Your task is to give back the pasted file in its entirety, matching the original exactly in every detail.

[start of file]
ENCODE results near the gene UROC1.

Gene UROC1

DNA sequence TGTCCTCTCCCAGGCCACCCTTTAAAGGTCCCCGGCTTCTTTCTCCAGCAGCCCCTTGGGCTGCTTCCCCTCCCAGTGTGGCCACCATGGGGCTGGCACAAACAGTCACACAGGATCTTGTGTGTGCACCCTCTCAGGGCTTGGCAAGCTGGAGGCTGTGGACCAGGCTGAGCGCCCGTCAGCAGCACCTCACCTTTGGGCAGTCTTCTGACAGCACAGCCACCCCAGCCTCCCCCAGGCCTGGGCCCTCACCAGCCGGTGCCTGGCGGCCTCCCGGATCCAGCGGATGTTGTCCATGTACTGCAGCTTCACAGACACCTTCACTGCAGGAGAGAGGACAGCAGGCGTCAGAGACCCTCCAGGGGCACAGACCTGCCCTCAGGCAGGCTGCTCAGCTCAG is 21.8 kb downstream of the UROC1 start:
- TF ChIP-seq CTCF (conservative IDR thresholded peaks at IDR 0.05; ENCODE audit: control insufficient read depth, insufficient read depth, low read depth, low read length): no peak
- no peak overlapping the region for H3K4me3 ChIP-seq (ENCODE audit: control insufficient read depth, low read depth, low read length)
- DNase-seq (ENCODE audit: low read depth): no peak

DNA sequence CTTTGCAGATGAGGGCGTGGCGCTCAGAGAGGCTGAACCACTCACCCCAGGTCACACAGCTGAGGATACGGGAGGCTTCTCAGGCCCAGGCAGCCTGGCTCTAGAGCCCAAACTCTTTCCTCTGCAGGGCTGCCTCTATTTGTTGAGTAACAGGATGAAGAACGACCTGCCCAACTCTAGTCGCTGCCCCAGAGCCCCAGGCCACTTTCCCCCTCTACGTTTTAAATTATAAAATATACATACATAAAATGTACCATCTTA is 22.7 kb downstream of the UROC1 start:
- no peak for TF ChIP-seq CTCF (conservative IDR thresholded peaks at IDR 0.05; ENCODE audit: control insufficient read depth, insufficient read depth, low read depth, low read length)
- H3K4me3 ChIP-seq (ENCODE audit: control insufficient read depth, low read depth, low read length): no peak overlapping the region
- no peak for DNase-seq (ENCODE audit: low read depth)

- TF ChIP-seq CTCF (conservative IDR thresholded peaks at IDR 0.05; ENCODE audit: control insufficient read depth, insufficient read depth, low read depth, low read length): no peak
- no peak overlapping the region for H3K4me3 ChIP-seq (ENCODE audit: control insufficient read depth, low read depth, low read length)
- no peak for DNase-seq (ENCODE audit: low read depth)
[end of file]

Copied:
ENCODE results near the gene UROC1.

Gene UROC1

DNA sequence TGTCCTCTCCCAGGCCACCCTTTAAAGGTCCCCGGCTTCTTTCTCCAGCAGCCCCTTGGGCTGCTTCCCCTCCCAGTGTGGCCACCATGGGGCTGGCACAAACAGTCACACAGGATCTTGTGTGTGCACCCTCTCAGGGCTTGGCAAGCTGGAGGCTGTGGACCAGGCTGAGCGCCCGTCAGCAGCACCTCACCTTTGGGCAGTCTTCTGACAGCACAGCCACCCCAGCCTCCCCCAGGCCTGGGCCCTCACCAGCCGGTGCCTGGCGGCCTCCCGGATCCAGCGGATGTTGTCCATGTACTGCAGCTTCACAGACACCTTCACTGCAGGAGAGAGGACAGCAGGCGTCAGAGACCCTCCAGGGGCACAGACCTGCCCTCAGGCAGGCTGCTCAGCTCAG is 21.8 kb downstream of the UROC1 start:
- TF ChIP-seq CTCF (conservative IDR thresholded peaks at IDR 0.05; ENCODE audit: control insufficient read depth, insufficient read depth, low read depth, low read length): no peak
- no peak overlapping the region for H3K4me3 ChIP-seq (ENCODE audit: control insufficient read depth, low read depth, low read length)
- DNase-seq (ENCODE audit: low read depth): no peak

DNA sequence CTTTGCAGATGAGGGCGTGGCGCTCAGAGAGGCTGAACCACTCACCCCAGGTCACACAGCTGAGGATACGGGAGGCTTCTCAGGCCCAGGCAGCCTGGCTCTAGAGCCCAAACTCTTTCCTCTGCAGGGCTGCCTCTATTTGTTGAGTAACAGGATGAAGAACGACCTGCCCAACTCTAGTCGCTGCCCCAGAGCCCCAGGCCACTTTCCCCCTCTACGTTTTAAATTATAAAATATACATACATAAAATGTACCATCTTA is 22.7 kb downstream of the UROC1 start:
- no peak for TF ChIP-seq CTCF (conservative IDR thresholded peaks at IDR 0.05; ENCODE audit: control insufficient read depth, insufficient read depth, low read depth, low read length)
- H3K4me3 ChIP-seq (ENCODE audit: control insufficient read depth, low read depth, low read length): no peak overlapping the region
- no peak for DNase-seq (ENCODE audit: low read depth)

- TF ChIP-seq CTCF (conservative IDR thresholded peaks at IDR 0.05; ENCODE audit: control insufficient read depth, insufficient read depth, low read depth, low read length): no peak
- no peak overlapping the region for H3K4me3 ChIP-seq (ENCODE audit: control insufficient read depth, low read depth, low read length)
- no peak for DNase-seq (ENCODE audit: low read depth)